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Maximum Initial Velocity

  1. Feb 6, 2016 #1
    1. The problem statement, all variables and given/known data
    A German U2 rocket from WW2 had a range of 300km, reaching a maximum height of 100km. Determine the rocket's maximum intial velocity.

    X component variables: di=0, df=300, a=0, time=9, vi=?
    Y component variables: a=-9.8, vf=0, vi=?, di=0, df=100, displacement=100, Note: For the y components, I counted the maxium height as the final position and the velocity at the max height as the final velocity.

    2. Relevant equations
    The big 5 kinematics equations
    3. The attempt at a solution
    I attempted to find the initial velocity for the x and y components and then use pythagorean theorem to solve for the magnitude of the max velocity as you would solve for the hypotenuse of a triangle and then I would use the cosine law to solve for the angle at which the rocket was launched. But, I got the incorrect magnitude after doing pythagorean theorem, so I stopped. Here's what I did:

    First, I calculated initial velocity for the y component, using the equation vf^2=vi^2+2a(displacement) --- I got vi=~44.3m/s. Then, I used another equation with the y component variables to solve for time because I needed another variable to use for the x component equations. For finding the time, I used displacement=1/2(vf+vi)(time). I got time=4.5s, but since the variables I used were variables only from the initial position to the max height, I think that using those variables only solved for the time up to the max height, so I multiplied by 2 to get the time for the whole motion--- 9 s.


    Then, I used the equation df=di+vi(time)+1/2a(t)^2. I got vi=33.3.


    Then, I used pythagorean theorem with the magnitudes of my x and y component velocities---- a^2=b^2-c^2 -- I plugged in the x and y component velocities for b and c and solved for a. I got a=55.4. This should've been equal to the magnitude of the max velocity, but the book says the answer is 1.75 x 10^3 m/s. Can someone tell me where I went wrong.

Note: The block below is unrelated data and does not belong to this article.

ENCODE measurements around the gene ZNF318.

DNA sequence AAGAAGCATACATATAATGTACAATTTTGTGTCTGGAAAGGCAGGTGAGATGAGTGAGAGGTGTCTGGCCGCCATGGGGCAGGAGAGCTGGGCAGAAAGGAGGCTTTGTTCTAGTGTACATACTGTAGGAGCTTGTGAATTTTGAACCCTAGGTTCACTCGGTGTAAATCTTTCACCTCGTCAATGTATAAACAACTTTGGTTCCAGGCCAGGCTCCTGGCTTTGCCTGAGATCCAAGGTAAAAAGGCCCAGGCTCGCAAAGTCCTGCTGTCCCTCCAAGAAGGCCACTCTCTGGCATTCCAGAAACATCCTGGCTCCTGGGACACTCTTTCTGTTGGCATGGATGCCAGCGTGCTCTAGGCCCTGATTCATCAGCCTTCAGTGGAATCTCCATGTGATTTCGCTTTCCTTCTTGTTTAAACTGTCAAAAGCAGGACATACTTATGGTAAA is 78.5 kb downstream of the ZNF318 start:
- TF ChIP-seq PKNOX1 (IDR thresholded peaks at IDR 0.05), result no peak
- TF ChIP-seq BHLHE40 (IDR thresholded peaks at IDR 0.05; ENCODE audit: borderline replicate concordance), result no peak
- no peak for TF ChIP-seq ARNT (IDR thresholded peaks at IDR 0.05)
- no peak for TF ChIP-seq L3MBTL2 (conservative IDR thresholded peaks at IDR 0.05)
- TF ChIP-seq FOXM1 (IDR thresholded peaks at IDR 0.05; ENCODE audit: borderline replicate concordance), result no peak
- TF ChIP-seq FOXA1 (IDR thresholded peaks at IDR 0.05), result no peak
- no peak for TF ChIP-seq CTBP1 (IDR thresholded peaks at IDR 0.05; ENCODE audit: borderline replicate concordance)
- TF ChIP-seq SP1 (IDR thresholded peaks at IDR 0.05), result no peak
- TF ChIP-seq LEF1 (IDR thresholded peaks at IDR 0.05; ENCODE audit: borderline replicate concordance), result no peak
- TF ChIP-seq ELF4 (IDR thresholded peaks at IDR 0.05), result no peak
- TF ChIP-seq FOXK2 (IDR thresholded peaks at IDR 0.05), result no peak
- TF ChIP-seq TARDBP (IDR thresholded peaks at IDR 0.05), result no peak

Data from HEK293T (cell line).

2. jcsd
  3. Feb 6, 2016 #2

    SteamKing

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    For one thing, in your initial calculations, you apparently used a range of 300 meters, instead of 300 kilometers.
    Ditto for the maximum altitude; you used 100 meters instead of 100 kilometers.

    It makes a difference, those pesky units. :rolleyes:


    BTW, the name of the rocket was the V-2, not the U-2. The U-2 was a famous U.S. jet spy plane.
     
  4. Feb 6, 2016 #3
    My textbook says U2, but okay. And thank you.
     
  5. Feb 6, 2016 #4

    SteamKing

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  6. Feb 6, 2016 #5
    Was I right about multiplying the time by 2 for the y component?
     
  7. Feb 6, 2016 #6

    SteamKing

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    You got bigger fish to fry than that. Did you not read the part about using the wrong units in your calculations?
     
  8. Feb 6, 2016 #7
    Yes, but I can easily fix that, the time would also affect my calculations
     
  9. Feb 6, 2016 #8

    SteamKing

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    Once the rocket reaches maximum altitude, it's no longer powered. You can calculate the time it takes to free-fall back to earth.
     
  10. Feb 6, 2016 #9
    Don't you just multiply the time it took to reach the max height by 2 to get the time for the entire motion. That's what I did, and then I used that time value in my calculations for the x component.
     
  11. Feb 6, 2016 #10

    SteamKing

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    At launch, the rocket has zero initial velocity, and it takes time for the rocket to build up to its maximum velocity before the engine cuts off. That's why I suggested calculating the time to free fall from the highest altitude, since it's not clear the velocity profile going up while powered will be the same one coming down in free-fall.
     
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